Publishers Weekly - Publisher's WeeklyThirteen contemporary writers, ranging from Malcolm Cowley (born 1898) to Raymond Carver (born 1938), comment informally on their work and craft, distinguish between their lives and works, between emotions and incidents, and discuss their self-criticism, work habits and influences. Philip Larkin, who conducted his interview by mail, is the most reclusive, John Ashbery the most distracted, Milan Kundera the least interested in talking about himself, Arthur Koestler the most uneasy, Philip Roth the liveliest, comparing his view of himself with Jack Benny's impersonation of a miser. It isn't Orwell's Big Brother who watches us from the screen, says Roth; it's we who are watching ``a terrifyingly powerful world leader with the soul of an amiable, soap-opera grandmother, the values of a civic-minded Beverly Hills Cadillac dealer, and the historical background and intellectual equipment of a high school senior in a June Allyson musical.'' Other participants in this delightful collection are John Barth, Elizabeth Hardwick, Eugene Ionesco, William Maxwell, Edna O'Brien and May Sarton. (October 7)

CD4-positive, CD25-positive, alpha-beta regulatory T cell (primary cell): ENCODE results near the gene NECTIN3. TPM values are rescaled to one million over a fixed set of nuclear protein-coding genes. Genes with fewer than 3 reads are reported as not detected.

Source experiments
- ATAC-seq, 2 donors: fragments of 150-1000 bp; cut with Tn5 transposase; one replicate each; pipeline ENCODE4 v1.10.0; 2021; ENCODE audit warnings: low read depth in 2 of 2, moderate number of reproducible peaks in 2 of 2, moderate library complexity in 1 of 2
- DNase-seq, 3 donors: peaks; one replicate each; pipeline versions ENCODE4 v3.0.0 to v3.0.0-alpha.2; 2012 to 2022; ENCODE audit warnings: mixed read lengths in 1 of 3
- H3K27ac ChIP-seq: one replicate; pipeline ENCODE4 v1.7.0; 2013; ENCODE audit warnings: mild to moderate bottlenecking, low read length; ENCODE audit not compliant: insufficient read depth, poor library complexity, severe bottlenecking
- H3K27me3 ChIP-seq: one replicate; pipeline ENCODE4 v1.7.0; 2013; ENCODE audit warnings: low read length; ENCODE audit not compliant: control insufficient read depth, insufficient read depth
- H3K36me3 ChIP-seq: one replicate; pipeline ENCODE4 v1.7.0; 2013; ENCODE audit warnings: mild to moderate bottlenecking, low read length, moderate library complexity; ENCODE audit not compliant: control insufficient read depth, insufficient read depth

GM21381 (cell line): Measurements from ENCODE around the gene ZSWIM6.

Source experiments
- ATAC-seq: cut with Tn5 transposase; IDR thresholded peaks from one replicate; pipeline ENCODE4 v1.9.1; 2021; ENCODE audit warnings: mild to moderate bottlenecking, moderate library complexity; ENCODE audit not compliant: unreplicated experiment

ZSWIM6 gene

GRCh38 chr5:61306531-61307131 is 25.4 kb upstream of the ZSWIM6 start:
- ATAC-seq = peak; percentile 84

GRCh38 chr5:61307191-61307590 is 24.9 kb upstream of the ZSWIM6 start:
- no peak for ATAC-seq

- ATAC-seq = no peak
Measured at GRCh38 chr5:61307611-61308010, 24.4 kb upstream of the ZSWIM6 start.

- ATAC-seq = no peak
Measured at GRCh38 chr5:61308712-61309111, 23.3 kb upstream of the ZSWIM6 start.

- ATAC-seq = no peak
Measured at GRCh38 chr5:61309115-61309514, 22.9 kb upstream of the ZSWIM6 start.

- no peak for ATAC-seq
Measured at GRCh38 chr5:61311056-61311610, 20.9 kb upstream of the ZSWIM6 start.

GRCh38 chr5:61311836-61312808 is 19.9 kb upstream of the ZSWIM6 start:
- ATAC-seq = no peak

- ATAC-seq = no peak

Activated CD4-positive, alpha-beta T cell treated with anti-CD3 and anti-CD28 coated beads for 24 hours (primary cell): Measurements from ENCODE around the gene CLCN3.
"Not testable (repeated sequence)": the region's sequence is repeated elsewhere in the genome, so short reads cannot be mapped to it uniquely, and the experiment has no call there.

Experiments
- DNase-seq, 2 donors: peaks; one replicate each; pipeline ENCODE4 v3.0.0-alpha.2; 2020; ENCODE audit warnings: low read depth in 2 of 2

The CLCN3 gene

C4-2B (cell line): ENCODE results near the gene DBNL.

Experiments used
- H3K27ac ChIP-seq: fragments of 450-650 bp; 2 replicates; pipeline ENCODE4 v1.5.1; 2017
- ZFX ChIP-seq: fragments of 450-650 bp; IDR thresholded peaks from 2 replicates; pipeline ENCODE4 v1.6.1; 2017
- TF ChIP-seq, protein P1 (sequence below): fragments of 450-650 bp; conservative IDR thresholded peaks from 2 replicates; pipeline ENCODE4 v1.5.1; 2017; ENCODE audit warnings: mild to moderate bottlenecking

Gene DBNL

Library JournalEach interview in this addition to the stimulating series is so different that it is hard to generalize about them. In some, interviewer and interviewee can barely disguise their impatience with each other; others are highly sympathetic. In this instance, ``interview'' is a highly misleading term; many writers gave answers to set questions by mail, and several of the interviews have been heavily edited. Nonetheless, many great names in 20th-century literature are represented here, including May Sarton, Eugene Ionesco, Philip Larkin, and Milan Kundera, and the insights they provide regarding the writing process are fascinating. A quibble: Does Elizabeth Hardwick really belong to this party? Carl Vogel, San Francisco P.L.
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